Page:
Cost of Employer-Sponsored Work Visa: A Comprehensive Overview

sHow much does the Cost of an Employer-Sponsored Work Visa?

If your company is seeking to employ foreign workers, you might be curious about the expenses associated with sponsoring a work visa.

The total expenditure hinges on factors like the specific work visa category, your company’s size, and the home country of the prospective employees.

Cost of Employer-Sponsored Work Visas
Cost of Employer-Sponsored Work Visas

 

This article offers an in-depth exploration of the most prevalent work visa types, along with their corresponding fees and costs.

H-1B Visa

The H-1B visa is a work visa that caters to individuals engaged in specialized occupations demanding at least a bachelor’s degree.

This visa type is subject to an annual quota of 85,000 visas, out of which 20,000 are reserved for individuals holding a U.S. master’s degree or higher.

It is valid for a maximum of six years, although exceptions apply.

Fees linked with the H-1B visa encompass:

  • Petition fee: $460
  • Application fee: $190
  • American Competitiveness and Workforce Improvement Act (ACWIA) fee: $750 for small or charitable employers (with 25 or fewer full-time employees), or $1,500 for medium or large employers
  • Fraud Prevention and Detection fee: $500
  • Additional fee for companies with over 50 employees, half of whom are foreign nationals: $4,000
  • Optional premium processing fee: $2,500
  • Optional attorney fees: Vary based on case complexity and attorney experience
  • Travel and visa stamping fees (for non-U.S. workers): Vary depending on origin country and U.S. consulate or embassy

L-1 Visa

The L-1 visa is a work visa that pertains to workers transferred from a foreign branch, subsidiary, or affiliate of a U.S. firm, engaged in managerial, executive, or specialized roles.

Unlike the H-1B visa, the L-1 visa isn’t subject to an annual cap and holds validity for up to seven years for managers and executives (L-1A) or five years for specialized knowledge workers (L-1B).

Fees associated with the L-1 visa encompass:

  • Petition fee: $460
  • Application fee: $190
  • Fraud Prevention and Detection fee: $500
  • Additional fee for firms with over 50 employees, half of whom are foreign nationals: $4,500
  • Optional premium processing fee: $2,500
  • Optional attorney fees: Vary based on case complexity and attorney experience
  • Travel and visa stamping fees (for non-U.S. workers): Vary depending on origin country and U.S. consulate or embassy

E Visa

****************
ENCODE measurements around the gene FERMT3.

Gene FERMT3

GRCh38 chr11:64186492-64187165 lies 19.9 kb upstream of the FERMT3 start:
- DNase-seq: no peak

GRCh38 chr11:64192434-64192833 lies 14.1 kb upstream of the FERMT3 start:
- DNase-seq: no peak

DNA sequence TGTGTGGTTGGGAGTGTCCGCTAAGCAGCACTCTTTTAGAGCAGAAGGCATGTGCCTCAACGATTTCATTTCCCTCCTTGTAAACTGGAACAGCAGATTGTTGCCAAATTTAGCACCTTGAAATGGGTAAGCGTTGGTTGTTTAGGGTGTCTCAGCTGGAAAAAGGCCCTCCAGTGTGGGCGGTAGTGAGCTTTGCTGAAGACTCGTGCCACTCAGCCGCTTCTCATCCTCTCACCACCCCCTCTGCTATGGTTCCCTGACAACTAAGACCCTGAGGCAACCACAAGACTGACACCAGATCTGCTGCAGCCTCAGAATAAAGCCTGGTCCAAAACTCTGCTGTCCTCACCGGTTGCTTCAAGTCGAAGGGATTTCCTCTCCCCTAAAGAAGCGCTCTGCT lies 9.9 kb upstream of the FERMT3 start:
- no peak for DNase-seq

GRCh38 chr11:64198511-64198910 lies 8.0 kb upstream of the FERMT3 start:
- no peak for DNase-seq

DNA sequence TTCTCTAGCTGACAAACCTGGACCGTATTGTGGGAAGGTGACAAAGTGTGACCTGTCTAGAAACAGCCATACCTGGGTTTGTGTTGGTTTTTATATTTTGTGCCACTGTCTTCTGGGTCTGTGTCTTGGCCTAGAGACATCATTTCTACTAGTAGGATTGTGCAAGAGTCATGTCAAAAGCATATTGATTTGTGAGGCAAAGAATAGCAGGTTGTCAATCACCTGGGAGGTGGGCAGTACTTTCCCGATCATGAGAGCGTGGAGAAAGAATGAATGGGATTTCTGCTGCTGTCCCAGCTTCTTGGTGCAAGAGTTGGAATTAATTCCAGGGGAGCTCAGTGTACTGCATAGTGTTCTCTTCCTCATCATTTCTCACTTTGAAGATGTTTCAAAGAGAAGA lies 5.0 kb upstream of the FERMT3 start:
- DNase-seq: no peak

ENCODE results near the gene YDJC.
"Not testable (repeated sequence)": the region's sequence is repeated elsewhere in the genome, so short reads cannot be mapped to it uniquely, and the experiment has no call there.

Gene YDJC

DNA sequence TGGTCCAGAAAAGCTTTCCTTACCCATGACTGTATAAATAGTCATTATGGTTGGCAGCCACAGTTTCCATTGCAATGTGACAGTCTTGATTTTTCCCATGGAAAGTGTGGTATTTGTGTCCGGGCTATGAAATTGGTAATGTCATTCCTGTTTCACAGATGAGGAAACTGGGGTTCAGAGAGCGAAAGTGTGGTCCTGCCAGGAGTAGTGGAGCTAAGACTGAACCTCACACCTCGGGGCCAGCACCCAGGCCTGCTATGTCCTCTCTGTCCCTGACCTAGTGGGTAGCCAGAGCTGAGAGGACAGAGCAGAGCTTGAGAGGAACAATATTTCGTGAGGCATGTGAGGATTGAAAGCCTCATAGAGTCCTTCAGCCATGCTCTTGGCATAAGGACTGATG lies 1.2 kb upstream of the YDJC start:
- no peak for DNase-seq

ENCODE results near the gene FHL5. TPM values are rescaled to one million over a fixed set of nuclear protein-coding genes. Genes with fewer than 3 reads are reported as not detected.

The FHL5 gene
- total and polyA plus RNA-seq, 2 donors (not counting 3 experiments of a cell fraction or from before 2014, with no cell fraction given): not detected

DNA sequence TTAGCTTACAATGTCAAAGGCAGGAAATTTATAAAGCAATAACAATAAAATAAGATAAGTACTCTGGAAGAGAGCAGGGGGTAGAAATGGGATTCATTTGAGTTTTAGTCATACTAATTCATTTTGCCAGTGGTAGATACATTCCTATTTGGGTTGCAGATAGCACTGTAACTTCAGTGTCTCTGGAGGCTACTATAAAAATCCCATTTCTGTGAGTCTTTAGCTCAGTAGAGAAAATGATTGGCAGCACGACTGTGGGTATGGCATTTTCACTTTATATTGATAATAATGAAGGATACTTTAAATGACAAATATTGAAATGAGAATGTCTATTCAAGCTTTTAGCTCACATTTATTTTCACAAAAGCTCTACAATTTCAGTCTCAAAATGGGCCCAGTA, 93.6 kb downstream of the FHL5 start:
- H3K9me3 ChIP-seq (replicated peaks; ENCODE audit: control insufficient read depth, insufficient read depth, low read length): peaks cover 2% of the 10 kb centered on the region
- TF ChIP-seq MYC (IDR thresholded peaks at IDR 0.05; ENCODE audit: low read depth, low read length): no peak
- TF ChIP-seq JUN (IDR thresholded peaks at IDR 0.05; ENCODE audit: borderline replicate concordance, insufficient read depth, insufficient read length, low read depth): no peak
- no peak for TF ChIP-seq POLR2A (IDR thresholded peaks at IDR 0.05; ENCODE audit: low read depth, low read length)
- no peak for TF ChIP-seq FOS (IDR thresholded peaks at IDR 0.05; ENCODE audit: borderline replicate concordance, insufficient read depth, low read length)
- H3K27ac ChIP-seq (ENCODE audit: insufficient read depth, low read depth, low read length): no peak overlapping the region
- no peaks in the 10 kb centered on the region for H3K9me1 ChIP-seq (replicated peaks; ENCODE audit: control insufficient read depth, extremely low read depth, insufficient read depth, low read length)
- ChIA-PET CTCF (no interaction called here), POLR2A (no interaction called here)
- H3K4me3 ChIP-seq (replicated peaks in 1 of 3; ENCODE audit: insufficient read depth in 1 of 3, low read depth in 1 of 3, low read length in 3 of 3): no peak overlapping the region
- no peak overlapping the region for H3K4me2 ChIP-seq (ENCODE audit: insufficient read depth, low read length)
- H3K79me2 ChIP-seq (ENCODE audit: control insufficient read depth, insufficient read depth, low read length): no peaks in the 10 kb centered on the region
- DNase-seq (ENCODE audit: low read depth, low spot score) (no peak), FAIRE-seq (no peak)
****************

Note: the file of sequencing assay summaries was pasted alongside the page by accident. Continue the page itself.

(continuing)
The E visa is a work visa that pertains to nationals of countries with a commerce and navigation treaty with the U.S., engaged in trade (E-1) or investment (E-2) activities within the U.S.

It isn’t subject to an annual cap and remains valid for up to five years, extendable indefinitely if trade or investment persists.

Fees associated with the E visa encompass:

  • Application fee: $205
  • Reciprocity fee: Varies depending on origin country and E visa type
  • Optional attorney fees: Vary based on case complexity and attorney experience
  • Travel and visa stamping fees (for non-U.S. workers): Vary depending on origin country and U.S. consulate or embassy

TN Visa

The TN visa is a work visa that accommodates citizens of Canada or Mexico working in specific professional roles under the North American Free Trade Agreement (NAFTA).

Not limited by an annual cap, this visa is valid for up to three years, with unlimited extensions contingent on continued employment.

Fees associated with the TN visa encompass:

  • Application fee: None for Canadian citizens; $160 for Mexican citizens
  • Optional attorney fees: Vary based on case complexity and attorney experience
  • Travel and visa stamping fees (for Mexican citizens outside the U.S.): Vary depending on origin country and U.S. consulate or embassy.

Conclusion

Sponsoring a work visa for an overseas employee constitutes a significant financial commitment for companies, contingent upon diverse factors.

Yet, it can prove a beneficial investment when bridging skill gaps, diversifying the workforce, or expanding internationally.

Prior to embarking on work visas sponsorship, consulting an immigration attorney is advisable.

Such an expert can guide you through the intricate process, helping you determine the optimal approach aligned with your circumstances.

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